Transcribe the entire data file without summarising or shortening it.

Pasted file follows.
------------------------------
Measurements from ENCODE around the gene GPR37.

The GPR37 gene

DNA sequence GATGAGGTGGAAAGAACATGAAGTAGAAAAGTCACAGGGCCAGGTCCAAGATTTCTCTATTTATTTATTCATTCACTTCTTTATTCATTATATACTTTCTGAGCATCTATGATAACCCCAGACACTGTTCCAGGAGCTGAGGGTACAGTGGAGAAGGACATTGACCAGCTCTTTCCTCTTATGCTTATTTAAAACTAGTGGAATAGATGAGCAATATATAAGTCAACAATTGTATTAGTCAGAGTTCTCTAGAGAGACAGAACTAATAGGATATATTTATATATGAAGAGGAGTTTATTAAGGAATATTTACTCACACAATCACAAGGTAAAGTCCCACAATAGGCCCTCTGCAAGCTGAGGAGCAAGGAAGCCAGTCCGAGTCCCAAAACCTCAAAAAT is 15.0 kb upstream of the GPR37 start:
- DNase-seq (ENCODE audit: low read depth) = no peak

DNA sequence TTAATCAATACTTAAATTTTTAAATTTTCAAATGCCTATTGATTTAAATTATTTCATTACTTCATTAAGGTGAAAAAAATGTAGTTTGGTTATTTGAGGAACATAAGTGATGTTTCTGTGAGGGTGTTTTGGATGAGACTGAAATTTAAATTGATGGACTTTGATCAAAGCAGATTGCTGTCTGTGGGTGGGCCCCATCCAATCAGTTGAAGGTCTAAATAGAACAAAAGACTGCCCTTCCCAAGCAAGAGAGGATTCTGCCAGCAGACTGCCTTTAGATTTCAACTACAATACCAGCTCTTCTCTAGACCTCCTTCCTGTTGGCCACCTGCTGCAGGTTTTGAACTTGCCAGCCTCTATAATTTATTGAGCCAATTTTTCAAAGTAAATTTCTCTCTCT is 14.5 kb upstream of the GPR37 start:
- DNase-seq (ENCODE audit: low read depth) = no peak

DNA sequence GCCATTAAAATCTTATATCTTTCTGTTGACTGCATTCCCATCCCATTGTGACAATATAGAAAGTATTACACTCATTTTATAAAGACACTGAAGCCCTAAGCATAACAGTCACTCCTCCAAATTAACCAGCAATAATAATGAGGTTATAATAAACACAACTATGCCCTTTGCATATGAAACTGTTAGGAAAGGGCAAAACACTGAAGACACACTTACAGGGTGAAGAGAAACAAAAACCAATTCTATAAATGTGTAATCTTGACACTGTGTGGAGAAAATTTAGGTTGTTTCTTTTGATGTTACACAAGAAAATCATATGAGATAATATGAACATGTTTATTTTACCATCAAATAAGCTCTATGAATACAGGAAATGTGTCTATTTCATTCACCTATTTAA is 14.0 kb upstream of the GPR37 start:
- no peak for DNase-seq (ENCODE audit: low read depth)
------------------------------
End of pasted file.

Measurements from ENCODE around the gene GPR37.

The GPR37 gene

DNA sequence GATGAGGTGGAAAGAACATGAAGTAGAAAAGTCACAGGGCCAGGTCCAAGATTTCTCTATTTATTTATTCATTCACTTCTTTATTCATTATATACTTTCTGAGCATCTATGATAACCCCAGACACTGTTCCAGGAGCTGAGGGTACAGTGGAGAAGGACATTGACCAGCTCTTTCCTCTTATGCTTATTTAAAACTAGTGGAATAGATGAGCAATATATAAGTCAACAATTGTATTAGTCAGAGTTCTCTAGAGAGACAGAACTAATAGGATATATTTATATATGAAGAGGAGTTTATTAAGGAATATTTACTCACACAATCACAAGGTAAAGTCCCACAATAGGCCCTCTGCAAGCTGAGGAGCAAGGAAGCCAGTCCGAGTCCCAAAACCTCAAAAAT is 15.0 kb upstream of the GPR37 start:
- DNase-seq (ENCODE audit: low read depth) = no peak

DNA sequence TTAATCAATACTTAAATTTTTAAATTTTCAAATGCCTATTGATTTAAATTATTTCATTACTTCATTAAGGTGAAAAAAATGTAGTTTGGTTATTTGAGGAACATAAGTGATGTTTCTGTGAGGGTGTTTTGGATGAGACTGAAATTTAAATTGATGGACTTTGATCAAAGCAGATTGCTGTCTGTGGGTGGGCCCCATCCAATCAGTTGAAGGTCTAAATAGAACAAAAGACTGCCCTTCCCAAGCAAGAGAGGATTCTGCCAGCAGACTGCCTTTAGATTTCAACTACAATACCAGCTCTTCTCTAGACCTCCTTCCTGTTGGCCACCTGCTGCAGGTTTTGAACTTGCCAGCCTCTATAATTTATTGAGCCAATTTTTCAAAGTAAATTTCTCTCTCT is 14.5 kb upstream of the GPR37 start:
- DNase-seq (ENCODE audit: low read depth) = no peak

DNA sequence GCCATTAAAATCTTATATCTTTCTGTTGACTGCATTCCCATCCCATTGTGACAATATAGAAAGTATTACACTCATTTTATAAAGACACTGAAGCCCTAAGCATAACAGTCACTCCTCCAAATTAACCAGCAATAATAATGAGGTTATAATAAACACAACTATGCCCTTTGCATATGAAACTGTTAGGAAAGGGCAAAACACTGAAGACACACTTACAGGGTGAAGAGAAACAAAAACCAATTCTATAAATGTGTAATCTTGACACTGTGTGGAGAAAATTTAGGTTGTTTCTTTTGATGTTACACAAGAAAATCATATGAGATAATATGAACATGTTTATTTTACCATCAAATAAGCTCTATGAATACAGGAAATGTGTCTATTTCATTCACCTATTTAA is 14.0 kb upstream of the GPR37 start:
- no peak for DNase-seq (ENCODE audit: low read depth)